Falling is an especially common and dangerous risk for older adults. With age, the likelihood of falling and the severity of falls increases. Not only can the result of a fall be physically debilitating, the fear of falling itself can take hold and keep you from being active and engaged, accelerating health decline.
The good news is, there are many strategies you can employ to prevent falls. This comprehensive guide will help you understand what causes falls and what you can do to dramatically reduce the risk. You will learn how to implement a general fall prevention plan which will make you safer in and outside your home.
The Danger of Falling
Falls are the leading cause of fatal and non-fatal injuries to older adults (65+). According to the Center for Disease Control:
- Close to 30% of older adults experience a fall each year - half will experience more than one fall a year!
- 20% to 30% of those who fall suffer serious injury, loss of independence or premature death according to the World Health Organization
- 2.8 million seniors are treated in emergency rooms each year due to fall injuries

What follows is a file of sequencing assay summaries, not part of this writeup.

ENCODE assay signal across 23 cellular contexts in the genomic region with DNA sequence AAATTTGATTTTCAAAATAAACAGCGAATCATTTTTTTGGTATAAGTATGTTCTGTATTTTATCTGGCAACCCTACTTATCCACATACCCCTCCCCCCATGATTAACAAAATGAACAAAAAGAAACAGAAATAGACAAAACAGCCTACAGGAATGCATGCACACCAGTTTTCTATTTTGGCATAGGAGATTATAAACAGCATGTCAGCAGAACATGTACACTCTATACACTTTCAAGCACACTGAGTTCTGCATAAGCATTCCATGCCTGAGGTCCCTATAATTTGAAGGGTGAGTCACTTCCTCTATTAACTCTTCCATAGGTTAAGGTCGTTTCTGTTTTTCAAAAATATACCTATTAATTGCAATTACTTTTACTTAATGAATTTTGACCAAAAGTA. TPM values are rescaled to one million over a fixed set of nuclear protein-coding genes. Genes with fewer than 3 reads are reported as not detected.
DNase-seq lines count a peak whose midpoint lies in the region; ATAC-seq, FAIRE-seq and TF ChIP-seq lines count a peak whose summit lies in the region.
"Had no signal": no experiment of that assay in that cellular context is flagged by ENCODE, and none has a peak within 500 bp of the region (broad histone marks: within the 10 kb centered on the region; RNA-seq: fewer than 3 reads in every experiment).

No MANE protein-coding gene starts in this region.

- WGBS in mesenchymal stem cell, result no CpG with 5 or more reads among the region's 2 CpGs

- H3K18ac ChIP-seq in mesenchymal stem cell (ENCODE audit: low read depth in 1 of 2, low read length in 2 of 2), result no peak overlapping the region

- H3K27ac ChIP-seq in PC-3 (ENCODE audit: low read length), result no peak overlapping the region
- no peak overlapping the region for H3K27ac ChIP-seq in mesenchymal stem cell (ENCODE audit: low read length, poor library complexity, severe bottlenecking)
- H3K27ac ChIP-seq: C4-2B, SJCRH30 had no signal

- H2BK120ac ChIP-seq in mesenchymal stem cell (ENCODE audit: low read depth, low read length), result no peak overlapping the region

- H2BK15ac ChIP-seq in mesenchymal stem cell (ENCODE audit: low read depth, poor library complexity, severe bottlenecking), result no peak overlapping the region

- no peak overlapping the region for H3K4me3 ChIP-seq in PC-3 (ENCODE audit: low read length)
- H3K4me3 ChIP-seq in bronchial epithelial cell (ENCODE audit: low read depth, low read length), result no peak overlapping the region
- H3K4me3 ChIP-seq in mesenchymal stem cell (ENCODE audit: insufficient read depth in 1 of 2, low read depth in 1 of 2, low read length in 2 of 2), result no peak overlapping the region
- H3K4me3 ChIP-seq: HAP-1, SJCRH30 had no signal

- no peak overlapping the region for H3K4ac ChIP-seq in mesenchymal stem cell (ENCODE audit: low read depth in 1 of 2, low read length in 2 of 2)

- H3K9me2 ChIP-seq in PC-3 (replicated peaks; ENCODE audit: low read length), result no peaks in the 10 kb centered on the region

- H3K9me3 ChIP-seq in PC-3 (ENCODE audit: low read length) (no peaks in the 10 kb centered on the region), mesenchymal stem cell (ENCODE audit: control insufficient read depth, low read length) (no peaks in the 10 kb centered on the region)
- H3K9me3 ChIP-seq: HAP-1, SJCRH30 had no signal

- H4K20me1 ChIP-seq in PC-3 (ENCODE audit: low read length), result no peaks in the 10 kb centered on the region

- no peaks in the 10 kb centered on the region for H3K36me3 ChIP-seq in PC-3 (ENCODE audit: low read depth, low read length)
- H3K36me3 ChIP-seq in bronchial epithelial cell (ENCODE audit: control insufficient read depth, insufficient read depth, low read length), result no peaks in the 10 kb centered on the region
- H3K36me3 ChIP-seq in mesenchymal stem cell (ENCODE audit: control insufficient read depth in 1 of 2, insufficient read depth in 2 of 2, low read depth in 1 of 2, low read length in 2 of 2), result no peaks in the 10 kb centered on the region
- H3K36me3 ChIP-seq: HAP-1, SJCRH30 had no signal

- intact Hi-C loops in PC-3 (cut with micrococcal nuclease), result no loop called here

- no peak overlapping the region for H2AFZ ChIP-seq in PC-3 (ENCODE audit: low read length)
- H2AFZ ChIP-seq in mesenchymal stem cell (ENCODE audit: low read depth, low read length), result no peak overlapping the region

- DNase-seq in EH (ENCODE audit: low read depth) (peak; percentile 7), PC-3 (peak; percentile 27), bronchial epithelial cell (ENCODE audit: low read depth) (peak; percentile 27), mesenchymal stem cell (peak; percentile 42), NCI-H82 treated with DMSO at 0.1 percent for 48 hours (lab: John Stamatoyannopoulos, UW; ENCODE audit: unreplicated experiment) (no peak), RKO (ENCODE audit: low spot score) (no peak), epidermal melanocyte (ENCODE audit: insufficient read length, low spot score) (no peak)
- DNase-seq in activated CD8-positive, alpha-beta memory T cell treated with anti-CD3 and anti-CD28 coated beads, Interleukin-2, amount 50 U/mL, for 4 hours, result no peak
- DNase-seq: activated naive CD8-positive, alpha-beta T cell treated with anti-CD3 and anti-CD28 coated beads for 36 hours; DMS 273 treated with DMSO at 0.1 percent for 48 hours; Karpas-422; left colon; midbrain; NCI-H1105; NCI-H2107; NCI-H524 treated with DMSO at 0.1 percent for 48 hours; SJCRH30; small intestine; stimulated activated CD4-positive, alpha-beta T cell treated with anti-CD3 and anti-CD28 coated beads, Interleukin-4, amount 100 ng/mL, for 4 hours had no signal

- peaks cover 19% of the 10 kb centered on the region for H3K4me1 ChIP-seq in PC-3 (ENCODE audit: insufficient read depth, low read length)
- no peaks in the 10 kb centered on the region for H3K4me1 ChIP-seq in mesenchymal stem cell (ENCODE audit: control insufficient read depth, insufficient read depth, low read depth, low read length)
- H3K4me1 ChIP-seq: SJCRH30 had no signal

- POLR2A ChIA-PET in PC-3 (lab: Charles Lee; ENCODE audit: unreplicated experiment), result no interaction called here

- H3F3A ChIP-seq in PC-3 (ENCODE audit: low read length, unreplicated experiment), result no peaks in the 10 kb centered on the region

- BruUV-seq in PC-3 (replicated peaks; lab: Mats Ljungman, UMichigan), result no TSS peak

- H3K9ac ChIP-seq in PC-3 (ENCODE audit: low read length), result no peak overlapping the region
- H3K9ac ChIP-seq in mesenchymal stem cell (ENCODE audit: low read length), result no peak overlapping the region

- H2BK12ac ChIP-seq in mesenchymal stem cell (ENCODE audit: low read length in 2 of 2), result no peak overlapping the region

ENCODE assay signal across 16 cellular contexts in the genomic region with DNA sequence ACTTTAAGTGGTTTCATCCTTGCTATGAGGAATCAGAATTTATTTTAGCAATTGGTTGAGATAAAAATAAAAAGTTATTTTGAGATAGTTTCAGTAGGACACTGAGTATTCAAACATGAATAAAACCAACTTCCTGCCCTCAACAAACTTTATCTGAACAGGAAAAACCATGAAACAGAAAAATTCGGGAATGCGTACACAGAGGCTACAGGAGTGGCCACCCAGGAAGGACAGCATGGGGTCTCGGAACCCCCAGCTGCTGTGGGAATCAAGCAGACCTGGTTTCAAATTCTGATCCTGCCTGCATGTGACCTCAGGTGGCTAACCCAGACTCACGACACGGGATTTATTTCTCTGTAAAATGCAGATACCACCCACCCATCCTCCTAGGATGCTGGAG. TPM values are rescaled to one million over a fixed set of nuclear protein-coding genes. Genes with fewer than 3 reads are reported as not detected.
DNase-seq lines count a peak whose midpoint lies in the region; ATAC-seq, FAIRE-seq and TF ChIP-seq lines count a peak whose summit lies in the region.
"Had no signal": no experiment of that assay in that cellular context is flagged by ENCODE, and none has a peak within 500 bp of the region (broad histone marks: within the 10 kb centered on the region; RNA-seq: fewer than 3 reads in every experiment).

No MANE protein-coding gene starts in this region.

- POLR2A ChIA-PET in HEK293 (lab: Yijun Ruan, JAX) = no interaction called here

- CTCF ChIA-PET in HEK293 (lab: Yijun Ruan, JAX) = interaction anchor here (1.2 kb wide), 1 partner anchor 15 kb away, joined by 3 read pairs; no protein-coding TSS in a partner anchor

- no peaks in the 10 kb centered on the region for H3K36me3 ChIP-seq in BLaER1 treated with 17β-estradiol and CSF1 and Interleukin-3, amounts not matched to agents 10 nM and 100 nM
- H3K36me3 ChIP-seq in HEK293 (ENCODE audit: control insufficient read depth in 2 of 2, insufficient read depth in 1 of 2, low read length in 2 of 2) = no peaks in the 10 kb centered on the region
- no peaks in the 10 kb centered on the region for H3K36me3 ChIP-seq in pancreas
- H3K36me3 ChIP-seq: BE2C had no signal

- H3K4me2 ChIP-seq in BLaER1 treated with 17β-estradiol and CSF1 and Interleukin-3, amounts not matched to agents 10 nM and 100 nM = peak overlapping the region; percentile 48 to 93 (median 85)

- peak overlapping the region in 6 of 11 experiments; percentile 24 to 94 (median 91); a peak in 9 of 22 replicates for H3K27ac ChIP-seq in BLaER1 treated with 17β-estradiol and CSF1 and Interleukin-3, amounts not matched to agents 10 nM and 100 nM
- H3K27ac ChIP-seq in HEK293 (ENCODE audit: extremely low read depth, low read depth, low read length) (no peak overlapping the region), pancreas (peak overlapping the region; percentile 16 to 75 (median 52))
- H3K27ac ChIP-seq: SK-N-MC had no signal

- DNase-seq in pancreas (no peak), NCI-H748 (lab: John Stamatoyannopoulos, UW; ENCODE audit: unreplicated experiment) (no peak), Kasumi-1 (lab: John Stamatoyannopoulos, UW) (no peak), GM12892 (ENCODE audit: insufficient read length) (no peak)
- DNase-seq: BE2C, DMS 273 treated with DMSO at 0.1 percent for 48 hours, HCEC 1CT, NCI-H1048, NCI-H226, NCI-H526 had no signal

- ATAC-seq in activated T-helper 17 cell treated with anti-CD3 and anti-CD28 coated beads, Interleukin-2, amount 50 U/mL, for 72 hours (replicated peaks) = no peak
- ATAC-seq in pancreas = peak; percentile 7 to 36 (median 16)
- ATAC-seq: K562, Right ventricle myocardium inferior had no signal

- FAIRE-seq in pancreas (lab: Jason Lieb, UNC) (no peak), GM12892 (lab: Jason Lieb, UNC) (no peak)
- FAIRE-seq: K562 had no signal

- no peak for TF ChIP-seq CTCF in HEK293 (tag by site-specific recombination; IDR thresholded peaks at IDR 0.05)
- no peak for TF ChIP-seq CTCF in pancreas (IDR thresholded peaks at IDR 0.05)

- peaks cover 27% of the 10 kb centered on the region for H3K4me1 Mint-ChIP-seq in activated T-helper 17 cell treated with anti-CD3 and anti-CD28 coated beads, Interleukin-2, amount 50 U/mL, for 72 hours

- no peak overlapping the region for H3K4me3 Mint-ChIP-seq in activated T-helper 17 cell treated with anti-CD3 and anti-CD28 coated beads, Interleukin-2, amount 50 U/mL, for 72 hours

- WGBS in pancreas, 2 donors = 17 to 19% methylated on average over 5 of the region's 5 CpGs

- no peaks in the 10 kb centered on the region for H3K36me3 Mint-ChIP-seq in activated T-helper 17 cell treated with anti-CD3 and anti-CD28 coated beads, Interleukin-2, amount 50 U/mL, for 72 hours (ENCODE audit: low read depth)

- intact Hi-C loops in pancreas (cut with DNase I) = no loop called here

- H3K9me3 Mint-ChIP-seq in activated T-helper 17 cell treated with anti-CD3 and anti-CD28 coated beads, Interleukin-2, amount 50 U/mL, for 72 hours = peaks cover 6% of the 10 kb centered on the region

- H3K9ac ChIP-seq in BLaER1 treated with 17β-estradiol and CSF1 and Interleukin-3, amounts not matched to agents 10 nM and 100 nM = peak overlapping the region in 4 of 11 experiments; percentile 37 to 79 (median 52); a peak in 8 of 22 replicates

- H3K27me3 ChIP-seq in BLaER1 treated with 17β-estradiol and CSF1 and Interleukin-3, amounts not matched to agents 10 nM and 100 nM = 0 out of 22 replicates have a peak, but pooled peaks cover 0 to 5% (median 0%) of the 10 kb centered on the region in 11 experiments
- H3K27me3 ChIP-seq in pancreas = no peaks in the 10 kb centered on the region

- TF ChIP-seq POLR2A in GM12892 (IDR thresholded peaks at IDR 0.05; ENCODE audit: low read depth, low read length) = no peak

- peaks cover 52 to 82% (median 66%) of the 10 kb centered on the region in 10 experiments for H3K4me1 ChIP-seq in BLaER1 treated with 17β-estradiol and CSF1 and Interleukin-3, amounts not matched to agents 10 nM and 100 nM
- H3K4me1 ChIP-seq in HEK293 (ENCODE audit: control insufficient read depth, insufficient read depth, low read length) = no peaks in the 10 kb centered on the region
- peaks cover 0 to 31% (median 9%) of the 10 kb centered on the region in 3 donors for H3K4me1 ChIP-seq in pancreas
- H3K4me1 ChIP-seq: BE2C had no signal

- More than 95% of hip fractures are caused by falls
- Falls are the most common cause of traumatic brain injuries
What Happens After a Fall?
Falls cause broken bones, traumatic brain injury and most commonly soft bumps and bruises. Falls can also cause significant psychological trauma, which can lead to embarrassment, isolation, inactivity and loss of independence.
- Fear of falling can cause a person to become less active, which can cause them to become weaker and increase their chance of falling - a downward spiral;
- After being released from the hospital due to a fall, 4 out of 5 seniors lose independence and are not able to take care of themselves, according to a University of Mississippi study;